The time goal was no longer on my mind. I just wanted to finish. But let me tell you something, when you start walk/running a marathon at mile 8, you’re not going to have a good time. I felt like I hit a wall over and over again, yet I willingly kept slamming my body into it. As runners, we are taught that there are easy miles and hard miles, you just don’t know what order they’re gonna come. I stayed positive, thinking I was just going through a rough patch, and hopefully I’d be able to run (albeit not at my racing pace) but I’d be able to enjoy myself and do an easy long run. I didn’t drive all the way to Ohio, have my family watching me do an insane amount of circles just to be like “eh, I’m done.” So again, I continued on. Or should I say, “I persisted.”

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Zone 5 for the majority of the race is no bueno.

This marathon was about staying present and putting one foot in front of the other, whether i was running or walking. Just continuing on, quarter mile after quarter mile. (yes, i was checking my watch that often.) Every several minutes felt like an eternity, seeing the same course turns, markers, the water fountain on the left, the metal sculptures on the right, were driving me insane. The thing that kept me going was Becky, Josh, Gabby & Pierce cheering for me. I kept apologizing for how long this was going to take (must be that weird Midwestern, Catholic, probably should be Canadian problem I can’t shake).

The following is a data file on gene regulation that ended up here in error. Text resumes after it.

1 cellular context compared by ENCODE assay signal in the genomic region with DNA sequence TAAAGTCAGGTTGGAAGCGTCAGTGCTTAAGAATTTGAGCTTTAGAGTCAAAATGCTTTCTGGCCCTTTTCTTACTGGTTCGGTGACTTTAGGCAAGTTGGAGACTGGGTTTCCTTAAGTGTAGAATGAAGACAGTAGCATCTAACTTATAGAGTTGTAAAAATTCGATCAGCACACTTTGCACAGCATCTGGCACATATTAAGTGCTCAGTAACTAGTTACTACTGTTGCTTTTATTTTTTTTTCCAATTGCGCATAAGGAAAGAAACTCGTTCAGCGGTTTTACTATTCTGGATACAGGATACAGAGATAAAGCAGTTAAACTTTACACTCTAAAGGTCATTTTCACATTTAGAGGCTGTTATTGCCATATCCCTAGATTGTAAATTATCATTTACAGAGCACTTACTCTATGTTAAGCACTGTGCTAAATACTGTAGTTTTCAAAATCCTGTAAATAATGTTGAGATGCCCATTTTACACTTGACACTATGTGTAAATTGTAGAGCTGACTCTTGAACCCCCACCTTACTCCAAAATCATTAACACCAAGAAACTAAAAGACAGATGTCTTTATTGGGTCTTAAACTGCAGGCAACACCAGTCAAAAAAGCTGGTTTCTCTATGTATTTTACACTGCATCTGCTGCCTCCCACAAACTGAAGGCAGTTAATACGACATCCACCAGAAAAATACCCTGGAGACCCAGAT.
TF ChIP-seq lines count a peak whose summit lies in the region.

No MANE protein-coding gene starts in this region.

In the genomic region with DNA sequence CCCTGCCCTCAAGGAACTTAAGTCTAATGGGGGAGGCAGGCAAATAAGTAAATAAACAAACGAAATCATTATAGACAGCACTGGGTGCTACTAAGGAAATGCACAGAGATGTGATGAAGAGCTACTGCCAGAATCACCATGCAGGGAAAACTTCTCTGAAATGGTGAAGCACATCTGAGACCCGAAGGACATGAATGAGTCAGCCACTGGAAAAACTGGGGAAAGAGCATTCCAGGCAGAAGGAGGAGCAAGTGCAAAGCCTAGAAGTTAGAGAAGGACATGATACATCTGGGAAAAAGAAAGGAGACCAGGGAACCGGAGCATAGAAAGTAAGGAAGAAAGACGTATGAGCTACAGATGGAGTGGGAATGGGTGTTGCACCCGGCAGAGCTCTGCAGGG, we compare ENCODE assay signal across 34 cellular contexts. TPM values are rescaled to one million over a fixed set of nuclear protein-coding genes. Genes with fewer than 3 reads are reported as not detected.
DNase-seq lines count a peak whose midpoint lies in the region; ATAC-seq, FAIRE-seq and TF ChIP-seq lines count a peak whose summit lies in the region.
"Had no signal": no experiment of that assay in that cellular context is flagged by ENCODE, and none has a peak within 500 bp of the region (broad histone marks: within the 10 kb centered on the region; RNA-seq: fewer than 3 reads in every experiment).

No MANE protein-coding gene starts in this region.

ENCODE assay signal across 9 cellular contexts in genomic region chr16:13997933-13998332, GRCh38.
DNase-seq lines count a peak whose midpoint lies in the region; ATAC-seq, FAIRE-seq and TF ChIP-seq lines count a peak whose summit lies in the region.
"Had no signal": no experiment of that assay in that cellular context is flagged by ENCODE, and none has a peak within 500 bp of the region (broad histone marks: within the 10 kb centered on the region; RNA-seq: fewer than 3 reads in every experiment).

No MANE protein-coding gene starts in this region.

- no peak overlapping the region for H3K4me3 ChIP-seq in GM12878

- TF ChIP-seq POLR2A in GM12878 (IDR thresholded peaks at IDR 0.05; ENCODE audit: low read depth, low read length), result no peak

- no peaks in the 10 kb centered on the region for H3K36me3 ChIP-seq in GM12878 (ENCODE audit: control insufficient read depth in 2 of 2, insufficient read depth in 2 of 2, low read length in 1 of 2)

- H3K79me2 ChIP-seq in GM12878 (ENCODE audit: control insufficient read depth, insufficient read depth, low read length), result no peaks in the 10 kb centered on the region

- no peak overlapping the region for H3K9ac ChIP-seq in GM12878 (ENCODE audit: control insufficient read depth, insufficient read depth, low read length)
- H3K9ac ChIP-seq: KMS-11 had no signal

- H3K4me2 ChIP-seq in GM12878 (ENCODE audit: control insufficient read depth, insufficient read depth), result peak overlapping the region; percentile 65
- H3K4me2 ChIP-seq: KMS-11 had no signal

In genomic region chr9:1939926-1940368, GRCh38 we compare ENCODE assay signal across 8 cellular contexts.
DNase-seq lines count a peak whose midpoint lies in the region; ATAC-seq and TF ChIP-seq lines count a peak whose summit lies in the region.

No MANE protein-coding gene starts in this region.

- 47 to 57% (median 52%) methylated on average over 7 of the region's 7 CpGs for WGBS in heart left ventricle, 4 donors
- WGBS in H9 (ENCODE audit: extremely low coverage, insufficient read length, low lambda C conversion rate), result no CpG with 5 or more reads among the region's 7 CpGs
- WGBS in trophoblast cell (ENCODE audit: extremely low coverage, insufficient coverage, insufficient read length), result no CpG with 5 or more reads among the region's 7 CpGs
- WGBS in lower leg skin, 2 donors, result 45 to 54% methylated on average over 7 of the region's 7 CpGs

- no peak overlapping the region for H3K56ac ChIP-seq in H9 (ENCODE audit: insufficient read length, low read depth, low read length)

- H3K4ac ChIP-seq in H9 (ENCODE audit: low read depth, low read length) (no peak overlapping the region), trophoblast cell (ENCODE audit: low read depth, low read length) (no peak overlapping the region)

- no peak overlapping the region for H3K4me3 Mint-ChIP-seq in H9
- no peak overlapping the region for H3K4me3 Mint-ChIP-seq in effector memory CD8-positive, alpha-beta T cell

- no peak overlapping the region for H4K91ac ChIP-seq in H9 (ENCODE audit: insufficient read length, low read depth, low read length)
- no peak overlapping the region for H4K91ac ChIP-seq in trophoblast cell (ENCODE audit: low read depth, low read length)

Each loop they cheered me on like I was winning the race. Like I was the best runner they’d ever seen. The fun thing was… I was winning the race. If I’m not mistaken, there were 5 women in the marathon and most of the event were half marathoners. I received cheers and “keep going” “you’re looking awesome” etc, from a ton of people. And that, quite honestly, kept me mentally in it. I didn’t check out, I wasn’t giving up. Marathons are hard and humbling. Somehow through it all, I was having fun and enjoying a very long Sunday run.